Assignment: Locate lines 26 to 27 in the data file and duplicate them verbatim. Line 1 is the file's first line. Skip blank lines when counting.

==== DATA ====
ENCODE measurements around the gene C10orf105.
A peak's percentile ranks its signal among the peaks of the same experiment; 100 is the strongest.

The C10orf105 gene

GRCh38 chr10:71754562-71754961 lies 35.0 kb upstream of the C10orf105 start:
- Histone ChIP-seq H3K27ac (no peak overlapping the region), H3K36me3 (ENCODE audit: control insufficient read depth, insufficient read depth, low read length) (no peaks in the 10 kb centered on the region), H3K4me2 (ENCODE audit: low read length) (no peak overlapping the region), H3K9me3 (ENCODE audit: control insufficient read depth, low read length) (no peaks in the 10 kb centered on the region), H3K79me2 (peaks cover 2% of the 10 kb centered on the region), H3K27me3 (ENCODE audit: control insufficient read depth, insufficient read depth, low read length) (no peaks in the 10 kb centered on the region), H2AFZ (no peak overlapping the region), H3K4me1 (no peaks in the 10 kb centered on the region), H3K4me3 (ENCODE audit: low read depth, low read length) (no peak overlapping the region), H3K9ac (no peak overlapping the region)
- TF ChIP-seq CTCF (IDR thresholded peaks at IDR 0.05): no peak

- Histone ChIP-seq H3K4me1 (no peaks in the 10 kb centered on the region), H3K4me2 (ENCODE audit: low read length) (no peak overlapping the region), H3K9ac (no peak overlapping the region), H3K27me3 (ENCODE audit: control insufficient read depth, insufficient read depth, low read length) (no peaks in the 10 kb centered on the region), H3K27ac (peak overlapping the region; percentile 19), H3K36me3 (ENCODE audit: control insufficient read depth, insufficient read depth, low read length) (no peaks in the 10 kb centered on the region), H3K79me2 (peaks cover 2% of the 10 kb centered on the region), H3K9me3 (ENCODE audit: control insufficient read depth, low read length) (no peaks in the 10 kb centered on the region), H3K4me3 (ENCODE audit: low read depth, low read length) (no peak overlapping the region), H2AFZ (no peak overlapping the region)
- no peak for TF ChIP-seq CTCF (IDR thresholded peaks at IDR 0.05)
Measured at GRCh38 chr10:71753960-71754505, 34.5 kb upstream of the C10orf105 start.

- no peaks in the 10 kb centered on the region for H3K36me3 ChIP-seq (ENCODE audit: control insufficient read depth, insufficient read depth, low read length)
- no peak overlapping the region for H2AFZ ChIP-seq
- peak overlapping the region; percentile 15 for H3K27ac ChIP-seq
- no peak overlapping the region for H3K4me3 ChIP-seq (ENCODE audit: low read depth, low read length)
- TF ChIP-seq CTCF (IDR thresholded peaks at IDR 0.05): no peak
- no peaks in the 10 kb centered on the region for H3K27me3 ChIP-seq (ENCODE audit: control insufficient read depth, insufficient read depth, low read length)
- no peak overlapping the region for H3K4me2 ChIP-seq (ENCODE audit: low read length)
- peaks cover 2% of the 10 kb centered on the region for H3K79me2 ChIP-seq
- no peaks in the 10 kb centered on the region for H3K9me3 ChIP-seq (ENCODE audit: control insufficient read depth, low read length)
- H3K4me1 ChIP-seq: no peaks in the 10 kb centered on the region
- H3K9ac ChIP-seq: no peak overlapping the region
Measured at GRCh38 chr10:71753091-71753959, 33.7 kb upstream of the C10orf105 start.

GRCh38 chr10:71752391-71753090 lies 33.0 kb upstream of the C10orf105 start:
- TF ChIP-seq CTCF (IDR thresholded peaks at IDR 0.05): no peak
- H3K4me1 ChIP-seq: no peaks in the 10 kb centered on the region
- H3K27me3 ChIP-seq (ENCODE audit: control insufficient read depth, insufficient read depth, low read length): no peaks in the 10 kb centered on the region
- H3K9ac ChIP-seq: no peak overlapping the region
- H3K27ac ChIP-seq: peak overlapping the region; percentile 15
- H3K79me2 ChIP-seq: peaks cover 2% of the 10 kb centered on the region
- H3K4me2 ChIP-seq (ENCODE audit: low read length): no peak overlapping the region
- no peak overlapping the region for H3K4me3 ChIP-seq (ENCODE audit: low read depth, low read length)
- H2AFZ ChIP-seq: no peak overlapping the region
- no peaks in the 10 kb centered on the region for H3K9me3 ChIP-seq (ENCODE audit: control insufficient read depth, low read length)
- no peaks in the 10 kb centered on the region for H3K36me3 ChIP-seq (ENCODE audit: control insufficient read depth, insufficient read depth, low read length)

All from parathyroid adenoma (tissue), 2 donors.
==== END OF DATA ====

- H3K9ac ChIP-seq: no peak overlapping the region
- H3K27ac ChIP-seq: peak overlapping the region; percentile 15